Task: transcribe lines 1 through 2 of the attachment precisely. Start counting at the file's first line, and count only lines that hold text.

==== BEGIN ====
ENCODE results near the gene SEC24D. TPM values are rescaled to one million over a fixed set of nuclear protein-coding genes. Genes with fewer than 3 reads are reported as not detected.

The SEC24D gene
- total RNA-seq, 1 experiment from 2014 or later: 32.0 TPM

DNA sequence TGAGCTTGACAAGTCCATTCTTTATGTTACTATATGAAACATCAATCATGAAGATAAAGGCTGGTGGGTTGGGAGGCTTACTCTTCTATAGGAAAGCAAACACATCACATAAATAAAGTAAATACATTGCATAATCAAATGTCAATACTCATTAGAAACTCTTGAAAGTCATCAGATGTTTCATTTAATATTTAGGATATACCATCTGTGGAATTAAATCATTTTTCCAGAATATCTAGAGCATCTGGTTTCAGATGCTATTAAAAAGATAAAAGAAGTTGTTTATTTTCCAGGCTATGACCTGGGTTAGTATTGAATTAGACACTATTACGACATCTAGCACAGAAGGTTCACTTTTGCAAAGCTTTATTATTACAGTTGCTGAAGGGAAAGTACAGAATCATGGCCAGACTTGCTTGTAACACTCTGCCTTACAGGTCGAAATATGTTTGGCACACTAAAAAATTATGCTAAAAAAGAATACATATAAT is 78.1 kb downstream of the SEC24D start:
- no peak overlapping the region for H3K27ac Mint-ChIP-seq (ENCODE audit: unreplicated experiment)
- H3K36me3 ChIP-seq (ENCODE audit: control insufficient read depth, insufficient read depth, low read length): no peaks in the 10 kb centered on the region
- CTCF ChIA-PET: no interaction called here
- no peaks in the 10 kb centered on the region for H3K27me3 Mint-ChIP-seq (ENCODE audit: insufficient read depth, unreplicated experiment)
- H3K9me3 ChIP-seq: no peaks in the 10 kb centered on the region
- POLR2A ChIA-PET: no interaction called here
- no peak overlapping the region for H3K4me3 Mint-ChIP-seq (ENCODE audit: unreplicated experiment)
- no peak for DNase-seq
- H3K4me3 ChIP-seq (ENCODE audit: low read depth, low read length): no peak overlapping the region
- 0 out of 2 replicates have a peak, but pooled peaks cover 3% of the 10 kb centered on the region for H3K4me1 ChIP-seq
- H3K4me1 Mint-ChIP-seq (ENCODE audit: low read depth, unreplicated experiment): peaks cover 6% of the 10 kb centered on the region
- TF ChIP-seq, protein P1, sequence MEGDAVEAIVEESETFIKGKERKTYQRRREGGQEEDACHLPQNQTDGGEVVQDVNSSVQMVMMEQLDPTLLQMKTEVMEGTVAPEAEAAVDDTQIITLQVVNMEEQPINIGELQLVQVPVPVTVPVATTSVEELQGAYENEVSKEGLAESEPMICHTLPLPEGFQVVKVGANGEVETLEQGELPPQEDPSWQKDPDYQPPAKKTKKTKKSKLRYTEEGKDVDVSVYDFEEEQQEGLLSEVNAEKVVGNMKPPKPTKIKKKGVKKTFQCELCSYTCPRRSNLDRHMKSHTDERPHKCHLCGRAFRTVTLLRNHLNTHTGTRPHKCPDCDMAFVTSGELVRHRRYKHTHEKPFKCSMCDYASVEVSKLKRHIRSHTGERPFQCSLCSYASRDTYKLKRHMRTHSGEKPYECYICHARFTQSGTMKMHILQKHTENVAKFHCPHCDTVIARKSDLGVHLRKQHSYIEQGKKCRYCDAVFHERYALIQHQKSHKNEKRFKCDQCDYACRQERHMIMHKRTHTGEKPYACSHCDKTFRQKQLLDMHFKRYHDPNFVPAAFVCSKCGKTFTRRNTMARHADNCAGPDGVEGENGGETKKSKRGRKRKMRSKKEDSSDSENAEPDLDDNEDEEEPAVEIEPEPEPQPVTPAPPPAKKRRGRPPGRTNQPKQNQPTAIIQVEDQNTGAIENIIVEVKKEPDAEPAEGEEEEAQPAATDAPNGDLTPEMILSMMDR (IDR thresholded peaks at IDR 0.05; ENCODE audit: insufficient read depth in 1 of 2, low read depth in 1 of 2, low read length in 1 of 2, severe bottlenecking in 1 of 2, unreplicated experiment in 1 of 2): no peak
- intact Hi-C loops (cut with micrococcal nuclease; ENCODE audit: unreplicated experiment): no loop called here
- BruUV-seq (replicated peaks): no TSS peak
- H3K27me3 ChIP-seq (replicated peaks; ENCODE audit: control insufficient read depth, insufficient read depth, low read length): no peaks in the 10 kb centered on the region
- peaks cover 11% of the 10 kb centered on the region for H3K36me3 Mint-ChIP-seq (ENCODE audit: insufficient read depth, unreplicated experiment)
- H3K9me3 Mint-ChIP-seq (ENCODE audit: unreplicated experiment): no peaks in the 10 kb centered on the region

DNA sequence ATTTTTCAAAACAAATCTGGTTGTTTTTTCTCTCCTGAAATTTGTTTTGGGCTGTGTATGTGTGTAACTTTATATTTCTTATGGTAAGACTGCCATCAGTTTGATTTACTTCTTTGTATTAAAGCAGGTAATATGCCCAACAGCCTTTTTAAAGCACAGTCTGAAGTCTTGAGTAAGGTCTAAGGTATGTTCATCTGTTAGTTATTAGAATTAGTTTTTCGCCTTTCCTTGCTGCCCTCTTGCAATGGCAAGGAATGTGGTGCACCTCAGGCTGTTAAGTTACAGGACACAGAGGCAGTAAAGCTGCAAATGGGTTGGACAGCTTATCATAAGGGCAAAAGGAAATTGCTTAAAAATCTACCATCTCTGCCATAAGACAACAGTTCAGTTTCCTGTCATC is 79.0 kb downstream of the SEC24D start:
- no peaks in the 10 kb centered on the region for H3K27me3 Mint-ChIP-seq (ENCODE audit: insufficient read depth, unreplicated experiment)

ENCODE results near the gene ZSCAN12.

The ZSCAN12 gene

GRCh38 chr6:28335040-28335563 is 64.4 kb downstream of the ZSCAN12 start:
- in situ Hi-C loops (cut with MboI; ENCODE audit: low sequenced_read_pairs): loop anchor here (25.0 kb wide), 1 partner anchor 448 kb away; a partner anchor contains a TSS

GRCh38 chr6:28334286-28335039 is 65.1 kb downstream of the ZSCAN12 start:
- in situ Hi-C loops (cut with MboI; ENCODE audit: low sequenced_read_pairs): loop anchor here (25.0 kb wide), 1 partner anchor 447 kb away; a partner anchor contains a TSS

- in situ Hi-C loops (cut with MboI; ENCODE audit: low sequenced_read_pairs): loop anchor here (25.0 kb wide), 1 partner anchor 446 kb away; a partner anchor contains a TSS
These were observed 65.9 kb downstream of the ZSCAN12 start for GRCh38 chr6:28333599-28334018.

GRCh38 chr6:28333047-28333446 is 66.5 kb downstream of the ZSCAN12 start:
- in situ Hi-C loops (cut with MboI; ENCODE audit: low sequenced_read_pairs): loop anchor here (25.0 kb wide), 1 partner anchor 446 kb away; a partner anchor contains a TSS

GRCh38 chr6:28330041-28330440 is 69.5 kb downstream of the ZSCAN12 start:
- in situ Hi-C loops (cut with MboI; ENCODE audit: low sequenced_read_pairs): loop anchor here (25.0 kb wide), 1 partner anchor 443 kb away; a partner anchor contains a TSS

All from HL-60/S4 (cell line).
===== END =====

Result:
ENCODE results near the gene SEC24D. TPM values are rescaled to one million over a fixed set of nuclear protein-coding genes. Genes with fewer than 3 reads are reported as not detected.

The SEC24D gene